An internal competitive grant project of JAMSTEC, development of a greenghouse gas budget model of terrestrial ecosystems, is conducted from FY2005 to FY2007. I report the outline and current results of the project, focusing on model validation at severeal observational sites such as Takayama, Fujiyoshida, and others. Also, I discuss a strategy for scaling-up of the model to broad scales.
To improve our understanding of physical and biological impact on the carbon cycle in the Pacific Ocean in interannual to decadal time scales, the results from a numerical simulation with a physical-biogeochemical model have been diagnosed. The ecosystem processes are linked with upper ocean carbon chemistry and embedded into a three-dimensional circulation model that is forced with surface atmospheric conditions. The results for the last 55 years (1948 - 2002) in the North Pacific are focused. The modeled surface ocean at the Hawaiian Ocean Time-series (HOT) shows a shift in carbonate equilibrium to lower pH and lower saturation states of the carbonate mineral aragonite, which are consistent with the observation. Corresponding to the climate shift in the North Pacific during the mid 1970s, both natural and anthropogenic air to sea flux of CO2 increased in the Central Pacific. The responses of the upper ocean carbon cycle to this climate shift and the relation with ecosystem variability are discussed.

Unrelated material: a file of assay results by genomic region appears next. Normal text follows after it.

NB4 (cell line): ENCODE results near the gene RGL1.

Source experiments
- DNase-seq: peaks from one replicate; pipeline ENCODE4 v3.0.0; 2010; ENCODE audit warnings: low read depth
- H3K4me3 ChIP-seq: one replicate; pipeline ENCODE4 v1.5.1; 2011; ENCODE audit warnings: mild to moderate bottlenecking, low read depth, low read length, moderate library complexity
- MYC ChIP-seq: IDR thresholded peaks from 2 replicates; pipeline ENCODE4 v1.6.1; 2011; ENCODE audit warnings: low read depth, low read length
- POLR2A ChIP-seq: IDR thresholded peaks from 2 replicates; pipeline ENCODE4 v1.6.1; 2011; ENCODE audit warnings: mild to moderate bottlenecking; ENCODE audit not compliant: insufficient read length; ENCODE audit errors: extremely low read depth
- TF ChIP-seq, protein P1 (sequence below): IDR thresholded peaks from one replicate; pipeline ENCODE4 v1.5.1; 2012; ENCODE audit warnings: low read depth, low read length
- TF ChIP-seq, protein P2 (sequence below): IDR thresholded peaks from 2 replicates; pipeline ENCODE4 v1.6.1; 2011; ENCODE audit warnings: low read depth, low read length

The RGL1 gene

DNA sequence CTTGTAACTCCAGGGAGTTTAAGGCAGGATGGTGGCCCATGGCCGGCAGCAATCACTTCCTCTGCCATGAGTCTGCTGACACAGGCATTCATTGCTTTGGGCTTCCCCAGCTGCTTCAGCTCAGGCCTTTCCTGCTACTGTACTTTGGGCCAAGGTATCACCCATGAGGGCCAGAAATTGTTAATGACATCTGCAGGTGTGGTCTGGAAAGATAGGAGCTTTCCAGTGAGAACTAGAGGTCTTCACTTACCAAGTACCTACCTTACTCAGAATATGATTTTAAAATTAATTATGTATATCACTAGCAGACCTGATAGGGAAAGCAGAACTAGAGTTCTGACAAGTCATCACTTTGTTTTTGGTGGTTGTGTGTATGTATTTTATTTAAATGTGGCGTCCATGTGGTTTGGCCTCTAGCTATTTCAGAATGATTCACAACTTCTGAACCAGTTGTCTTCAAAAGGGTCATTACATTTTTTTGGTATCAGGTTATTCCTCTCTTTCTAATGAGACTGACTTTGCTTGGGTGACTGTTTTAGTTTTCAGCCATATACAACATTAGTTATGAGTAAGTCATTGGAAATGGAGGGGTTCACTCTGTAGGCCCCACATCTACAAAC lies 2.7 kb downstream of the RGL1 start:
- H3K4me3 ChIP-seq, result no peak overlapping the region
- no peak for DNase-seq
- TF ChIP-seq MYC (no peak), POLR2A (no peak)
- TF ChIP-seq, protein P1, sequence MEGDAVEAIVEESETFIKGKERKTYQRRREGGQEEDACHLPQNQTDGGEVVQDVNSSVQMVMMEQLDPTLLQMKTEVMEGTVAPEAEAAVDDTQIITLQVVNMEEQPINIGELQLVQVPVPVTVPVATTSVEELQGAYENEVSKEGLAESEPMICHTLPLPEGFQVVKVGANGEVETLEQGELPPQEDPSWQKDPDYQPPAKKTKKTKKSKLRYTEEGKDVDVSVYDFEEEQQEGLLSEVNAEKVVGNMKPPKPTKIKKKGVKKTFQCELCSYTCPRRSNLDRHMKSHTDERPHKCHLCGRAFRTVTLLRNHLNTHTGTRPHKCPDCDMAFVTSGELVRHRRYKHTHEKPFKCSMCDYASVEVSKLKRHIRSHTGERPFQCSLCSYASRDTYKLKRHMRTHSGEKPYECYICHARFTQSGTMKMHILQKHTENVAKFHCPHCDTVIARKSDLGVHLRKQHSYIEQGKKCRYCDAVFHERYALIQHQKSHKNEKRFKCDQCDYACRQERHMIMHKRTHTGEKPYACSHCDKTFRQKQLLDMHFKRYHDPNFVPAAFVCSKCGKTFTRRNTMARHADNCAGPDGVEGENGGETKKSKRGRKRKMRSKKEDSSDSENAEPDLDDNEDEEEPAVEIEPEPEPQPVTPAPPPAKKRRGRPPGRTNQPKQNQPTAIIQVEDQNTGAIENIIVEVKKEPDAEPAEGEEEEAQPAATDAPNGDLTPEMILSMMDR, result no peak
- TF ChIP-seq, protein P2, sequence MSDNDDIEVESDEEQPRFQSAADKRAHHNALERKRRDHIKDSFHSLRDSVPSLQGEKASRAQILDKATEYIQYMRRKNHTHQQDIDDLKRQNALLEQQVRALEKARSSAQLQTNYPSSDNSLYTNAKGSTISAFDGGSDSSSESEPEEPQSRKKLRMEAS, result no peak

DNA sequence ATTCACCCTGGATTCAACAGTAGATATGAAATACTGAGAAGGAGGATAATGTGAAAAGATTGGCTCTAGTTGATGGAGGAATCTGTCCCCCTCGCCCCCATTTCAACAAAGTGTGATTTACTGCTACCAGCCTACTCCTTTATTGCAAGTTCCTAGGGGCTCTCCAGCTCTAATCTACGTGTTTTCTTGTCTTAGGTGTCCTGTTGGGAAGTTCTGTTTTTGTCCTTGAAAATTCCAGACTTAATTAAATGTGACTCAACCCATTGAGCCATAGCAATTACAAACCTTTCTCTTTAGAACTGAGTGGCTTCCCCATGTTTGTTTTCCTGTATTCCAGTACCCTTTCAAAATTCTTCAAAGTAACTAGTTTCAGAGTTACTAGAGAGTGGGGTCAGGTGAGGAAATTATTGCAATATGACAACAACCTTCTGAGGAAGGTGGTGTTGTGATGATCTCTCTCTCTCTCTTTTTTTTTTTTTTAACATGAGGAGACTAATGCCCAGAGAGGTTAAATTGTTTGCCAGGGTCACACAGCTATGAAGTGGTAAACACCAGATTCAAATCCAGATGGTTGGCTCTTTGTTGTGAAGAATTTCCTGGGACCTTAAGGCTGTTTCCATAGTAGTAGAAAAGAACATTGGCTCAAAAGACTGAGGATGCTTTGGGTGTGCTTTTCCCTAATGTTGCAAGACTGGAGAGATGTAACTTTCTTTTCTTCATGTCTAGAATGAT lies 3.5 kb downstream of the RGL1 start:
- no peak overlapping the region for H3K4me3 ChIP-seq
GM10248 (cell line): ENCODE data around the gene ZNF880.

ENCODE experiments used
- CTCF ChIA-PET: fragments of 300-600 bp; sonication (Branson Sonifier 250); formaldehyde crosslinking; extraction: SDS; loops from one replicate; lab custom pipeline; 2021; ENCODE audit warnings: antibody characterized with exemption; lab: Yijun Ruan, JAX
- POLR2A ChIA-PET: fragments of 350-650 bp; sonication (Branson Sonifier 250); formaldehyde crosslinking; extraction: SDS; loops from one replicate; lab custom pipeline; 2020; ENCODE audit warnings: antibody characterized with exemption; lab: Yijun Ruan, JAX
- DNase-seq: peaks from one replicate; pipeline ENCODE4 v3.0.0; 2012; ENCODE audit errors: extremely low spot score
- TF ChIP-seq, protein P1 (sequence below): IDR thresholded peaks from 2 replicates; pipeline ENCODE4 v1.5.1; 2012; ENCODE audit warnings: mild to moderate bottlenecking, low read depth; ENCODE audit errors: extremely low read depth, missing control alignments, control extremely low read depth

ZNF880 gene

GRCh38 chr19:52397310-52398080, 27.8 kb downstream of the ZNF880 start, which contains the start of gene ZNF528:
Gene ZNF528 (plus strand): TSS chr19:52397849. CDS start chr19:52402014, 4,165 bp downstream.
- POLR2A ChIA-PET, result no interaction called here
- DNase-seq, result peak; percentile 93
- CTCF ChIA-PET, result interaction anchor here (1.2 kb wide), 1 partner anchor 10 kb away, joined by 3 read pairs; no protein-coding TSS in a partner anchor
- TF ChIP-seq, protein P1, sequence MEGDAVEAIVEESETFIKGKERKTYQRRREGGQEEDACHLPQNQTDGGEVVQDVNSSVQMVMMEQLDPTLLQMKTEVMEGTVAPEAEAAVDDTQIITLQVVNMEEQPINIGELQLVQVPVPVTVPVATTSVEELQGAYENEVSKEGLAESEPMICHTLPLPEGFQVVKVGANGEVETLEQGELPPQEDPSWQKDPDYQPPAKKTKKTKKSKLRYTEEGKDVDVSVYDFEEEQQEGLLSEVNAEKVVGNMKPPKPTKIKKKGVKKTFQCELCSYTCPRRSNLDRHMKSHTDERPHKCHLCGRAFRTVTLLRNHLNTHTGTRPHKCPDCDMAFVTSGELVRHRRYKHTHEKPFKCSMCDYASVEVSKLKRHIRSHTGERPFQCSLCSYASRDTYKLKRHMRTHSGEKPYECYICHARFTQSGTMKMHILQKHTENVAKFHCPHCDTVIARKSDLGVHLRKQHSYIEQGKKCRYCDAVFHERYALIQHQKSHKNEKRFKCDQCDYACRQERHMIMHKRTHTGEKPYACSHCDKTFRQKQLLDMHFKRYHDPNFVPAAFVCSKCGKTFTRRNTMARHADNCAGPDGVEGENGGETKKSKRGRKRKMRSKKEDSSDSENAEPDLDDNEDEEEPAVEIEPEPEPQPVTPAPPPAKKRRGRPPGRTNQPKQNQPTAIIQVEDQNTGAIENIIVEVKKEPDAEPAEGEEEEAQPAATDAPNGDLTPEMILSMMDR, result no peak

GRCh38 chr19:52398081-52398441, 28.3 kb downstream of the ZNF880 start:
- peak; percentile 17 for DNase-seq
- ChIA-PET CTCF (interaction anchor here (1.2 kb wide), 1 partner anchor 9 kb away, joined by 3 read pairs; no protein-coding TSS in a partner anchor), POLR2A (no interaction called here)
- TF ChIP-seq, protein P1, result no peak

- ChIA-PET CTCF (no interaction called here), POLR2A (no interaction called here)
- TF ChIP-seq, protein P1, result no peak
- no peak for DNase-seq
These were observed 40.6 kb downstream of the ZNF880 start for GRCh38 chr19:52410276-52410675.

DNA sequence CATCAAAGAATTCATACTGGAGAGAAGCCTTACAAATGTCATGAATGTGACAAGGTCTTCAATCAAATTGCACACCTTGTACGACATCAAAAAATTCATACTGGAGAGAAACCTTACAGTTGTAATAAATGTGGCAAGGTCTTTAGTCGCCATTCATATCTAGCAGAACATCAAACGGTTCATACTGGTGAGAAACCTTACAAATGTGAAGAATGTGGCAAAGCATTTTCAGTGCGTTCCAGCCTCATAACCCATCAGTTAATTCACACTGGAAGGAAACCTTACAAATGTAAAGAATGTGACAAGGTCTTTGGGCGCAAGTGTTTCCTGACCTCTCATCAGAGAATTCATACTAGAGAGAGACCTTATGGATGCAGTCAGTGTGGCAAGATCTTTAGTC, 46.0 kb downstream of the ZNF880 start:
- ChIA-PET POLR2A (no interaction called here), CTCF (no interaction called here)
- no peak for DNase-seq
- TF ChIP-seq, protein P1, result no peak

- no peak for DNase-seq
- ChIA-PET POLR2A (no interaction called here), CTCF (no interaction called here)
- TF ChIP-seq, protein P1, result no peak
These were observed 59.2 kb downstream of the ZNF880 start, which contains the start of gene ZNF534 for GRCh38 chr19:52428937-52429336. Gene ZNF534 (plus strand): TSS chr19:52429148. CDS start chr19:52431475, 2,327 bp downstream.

From this April I am working at the ESRP as a scientist of a CREST Project (co-ordinator: Drs. Yamanaka and Ishida). In my presentation, I would like to introduce my research of the last 3 or 4 years. Main topic is future projection of ecosystem change associated with global warming.